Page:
The other one is EveryDay with Rachael Ray.  I always glance at this one.  I like Rachael Ray–even though her 30-minute meals take me a minimum of 45.  With the exception of all that super-model hair, she actually does look like someone I might know.  More importantly, I appreciate her haphazard measurements (a small handful of this and a generous smidge of that), and she mostly cooks meals that I suspect my family would eat.  However, I would never (intentionally) pay for that magazine.  When I look at the very snazzy table of contents, with all its recipe thumbnails categorized by type, I’m typically dismayed to find fully 90% of the recipes are devoted to chicken.  And probably 90% of those call for boneless, skinless chicken breasts.  

I don’t do boneless, skinless chicken breasts, having been converted (I think by Barbara Kingsolver’s Animal, Vegetable, Miracle) in about 2008 to the possibly nonsensical theory that it is unwise and even unprincipled to focus so singularly on one little part of the bird, especially when poultry are being genetically and environmentally manipulated into unnatural bustiness, while their legs atrophy beneath them. (OK, I do occasionally buy boneless, skinless breasts…for fajitas.  If I ever post that recipe, then I don’t want to have to go back and excise this post in preparation.) Mostly, though, if we are going to eat chicken, I buy a whole bird.  Yes, nine times out of ten, he’s a bird who spent his whole life in a cage and then landed in the grocery store with his liver and heart stuffed up his rear end in a plastic bag, but at least he looks something like the creature he used to be.  He has skin and bones and sometimes even little prickly feather stems. It makes me uncomfortable, and that’s probably a good thing.  We don’t eat much chicken, in part because of my discomfort with the headless bodies that I have to handle and slather and sprinkle and flip around in order to prepare them.  It also doesn’t help that dealing with a whole bird is messy and dribbly and activates all my germaphobic tendencies.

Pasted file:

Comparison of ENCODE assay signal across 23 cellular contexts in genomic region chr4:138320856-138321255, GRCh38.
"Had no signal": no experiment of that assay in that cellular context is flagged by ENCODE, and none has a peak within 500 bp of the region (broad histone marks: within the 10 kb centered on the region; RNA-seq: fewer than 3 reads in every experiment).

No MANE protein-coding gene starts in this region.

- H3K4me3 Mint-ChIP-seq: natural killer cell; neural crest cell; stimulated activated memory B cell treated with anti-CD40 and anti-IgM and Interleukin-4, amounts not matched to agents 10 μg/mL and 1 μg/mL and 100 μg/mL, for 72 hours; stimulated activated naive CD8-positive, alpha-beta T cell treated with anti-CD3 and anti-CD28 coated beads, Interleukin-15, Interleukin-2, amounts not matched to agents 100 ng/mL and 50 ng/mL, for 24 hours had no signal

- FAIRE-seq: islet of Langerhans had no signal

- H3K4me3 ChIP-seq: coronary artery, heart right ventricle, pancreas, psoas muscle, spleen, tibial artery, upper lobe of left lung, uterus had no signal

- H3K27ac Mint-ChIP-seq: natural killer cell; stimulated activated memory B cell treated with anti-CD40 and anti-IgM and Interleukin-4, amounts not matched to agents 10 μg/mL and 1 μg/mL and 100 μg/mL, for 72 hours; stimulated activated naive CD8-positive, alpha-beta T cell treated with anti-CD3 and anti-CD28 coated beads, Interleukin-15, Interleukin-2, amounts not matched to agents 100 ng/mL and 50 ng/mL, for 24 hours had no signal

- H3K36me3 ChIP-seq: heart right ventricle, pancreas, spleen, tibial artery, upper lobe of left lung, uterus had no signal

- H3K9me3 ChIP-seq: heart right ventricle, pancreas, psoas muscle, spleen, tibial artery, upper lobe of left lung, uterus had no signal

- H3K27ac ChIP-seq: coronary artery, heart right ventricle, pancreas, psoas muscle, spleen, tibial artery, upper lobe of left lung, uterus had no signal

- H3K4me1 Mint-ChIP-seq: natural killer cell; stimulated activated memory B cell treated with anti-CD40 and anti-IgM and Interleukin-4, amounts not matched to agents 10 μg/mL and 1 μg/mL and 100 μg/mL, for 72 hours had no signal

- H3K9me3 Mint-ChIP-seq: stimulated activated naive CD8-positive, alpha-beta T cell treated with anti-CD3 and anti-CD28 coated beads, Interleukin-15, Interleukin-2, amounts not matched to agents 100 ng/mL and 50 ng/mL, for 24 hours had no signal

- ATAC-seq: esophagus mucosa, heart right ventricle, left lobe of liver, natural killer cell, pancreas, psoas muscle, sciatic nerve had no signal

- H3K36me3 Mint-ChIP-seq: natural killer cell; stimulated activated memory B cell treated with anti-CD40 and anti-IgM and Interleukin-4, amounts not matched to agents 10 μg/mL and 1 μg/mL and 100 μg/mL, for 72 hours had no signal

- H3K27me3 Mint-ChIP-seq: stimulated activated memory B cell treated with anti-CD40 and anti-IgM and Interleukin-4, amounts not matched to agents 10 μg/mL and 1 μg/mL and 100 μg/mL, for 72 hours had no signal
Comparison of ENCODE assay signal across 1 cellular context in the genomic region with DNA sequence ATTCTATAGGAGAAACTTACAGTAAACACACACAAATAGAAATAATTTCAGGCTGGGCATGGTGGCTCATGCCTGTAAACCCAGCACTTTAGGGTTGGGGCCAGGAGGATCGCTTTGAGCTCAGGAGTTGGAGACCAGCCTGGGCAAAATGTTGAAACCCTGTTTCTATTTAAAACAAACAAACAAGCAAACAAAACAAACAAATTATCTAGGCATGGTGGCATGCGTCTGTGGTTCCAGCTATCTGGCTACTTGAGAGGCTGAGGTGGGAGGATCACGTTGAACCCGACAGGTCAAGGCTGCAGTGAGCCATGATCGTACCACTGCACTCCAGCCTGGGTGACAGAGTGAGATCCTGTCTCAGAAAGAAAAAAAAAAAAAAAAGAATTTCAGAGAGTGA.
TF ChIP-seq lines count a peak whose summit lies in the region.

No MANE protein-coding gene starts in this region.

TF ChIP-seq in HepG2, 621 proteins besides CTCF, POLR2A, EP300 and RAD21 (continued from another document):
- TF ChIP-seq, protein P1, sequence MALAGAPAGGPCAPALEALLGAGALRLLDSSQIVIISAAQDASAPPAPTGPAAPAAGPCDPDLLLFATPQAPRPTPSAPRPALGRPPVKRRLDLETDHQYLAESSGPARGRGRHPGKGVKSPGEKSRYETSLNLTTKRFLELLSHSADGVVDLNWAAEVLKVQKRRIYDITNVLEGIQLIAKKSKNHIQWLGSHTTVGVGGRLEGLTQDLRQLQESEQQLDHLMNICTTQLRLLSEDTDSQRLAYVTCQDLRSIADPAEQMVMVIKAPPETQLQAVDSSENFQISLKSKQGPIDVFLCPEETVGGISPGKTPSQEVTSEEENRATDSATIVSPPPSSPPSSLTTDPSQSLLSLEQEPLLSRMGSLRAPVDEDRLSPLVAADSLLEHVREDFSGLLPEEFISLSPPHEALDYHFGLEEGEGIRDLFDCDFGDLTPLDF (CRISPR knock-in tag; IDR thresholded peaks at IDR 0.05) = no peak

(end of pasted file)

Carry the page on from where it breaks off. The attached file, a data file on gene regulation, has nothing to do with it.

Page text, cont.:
Now and then, though, it’s so worth it.  A roasted chicken makes the house smell wonderful, excites the kids–who love to mangle the drumsticks and eat all the chicken skin they can find–crisp or otherwise (is there an emoticon for “yuck”?)–and, maybe best of all, provides me with leftover chicken breast meat for soups or salads.